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Finding comfort with Bucs, Ike returns to NY

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Finding comfort with Bucs, Ike returns to NY play video for Finding comfort with Bucs, Ike returns to NY

NEW YORK -- Ike Davis smiled inside the Pirates' clubhouse before Saturday's game against the Yankees. Davis made his return to New York, although the Pirates were not facing his former team, the Mets.

A month ago, the Pirates traded for Davis, a first baseman who was never able to find his groove with the Mets. Davis said he didn't feel disrespected, but instead has focused on enjoying his time with the Pirates. He can attest that a lot has changed since the trade on April 18.

"It's nice to play for someone that actually wants you or thinks you can help the team," Davis said. "I don't think the Mets hated me. I don't hate them."

Davis will play against the Mets for the first time on May 26.

With the Pirates, Davis has played well and he appears to be more comfortable at the plate, which was one of the issues that concerned the Mets. In the past 14 games entering Saturday, Davis had a .349 average, which ranked among the leaders in the National League over that span. He had gone 12-for-25 in the eight games leading up to Saturday.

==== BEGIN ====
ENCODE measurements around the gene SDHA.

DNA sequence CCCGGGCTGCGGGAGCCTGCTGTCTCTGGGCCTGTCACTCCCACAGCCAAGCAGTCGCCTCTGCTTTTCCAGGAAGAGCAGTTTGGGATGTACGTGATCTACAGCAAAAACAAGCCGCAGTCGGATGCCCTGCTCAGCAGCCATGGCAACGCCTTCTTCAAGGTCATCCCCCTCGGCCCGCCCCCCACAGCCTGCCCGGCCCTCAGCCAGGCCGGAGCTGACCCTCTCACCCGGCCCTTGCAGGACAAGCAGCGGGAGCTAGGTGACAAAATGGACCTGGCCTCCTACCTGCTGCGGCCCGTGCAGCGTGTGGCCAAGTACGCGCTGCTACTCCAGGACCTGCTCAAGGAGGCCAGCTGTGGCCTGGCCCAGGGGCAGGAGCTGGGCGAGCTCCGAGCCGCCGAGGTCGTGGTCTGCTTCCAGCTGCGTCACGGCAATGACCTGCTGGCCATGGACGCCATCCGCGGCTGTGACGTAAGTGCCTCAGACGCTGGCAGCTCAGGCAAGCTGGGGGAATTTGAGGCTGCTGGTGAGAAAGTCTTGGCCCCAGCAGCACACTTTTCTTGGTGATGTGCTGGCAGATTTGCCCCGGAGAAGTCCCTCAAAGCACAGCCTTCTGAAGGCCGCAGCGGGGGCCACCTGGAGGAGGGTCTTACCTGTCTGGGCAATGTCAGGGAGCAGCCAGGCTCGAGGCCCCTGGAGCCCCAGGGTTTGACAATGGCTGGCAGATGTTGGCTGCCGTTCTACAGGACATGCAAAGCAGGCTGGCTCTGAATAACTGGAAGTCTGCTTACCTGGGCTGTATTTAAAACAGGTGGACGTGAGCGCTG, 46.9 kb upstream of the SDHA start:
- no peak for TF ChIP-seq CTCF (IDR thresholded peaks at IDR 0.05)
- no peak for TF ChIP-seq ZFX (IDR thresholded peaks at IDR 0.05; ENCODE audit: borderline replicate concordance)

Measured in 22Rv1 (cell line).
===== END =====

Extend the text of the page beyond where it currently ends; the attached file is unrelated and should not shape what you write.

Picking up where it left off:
Manager Clint Hurdle did not want to put too much pressure on Davis when he joined the Pirates. He told Davis he would not learn everyone's name overnight. The main objective Hurdle had for Davis was for him to figure out his swing and to get his mechanics to be more consistent.

"As time has moved forward, we've been able to add a little bit of history," Hurdle said. "We've shared a little bit of research that we had done on him with him from an educational vantage point. I think it was more important for him to understand what our expectations were."

With the Mets, Davis, 27, was expected to produce in the middle of the lineup and lead the offense by driving in a lot of runs. Hurdle made it clear that would not be expected of Davis in Pittsburgh.

Hurdle has placed Davis sixth in the batting order behind Andrew McCutchen, Pedro Alvarez and Starling Marte. Russell Martin, a veteran catcher, knows the difficulties that come along with joining a new team -- even if he has never been traded during the season. Martin has noticed Davis is proving his worth with each game.

"Sometimes when you have the same people around you, they have these ideas of who you are," Martin said of Davis' situation with the Mets. "When you go somewhere else, you can show new people what you can do. You can kind of just restart people's opinions of you."

Hurdle said he has been impressed with Davis' attitude when it comes to his transition.

"I think he's played a very workable, blue-collared first base for us," Hurdle said. "We'll just continue to give him opportunities."

Nate Taylor is a contributor to MLB.com. This story was not subject to the approval of Major League Baseball or its clubs.

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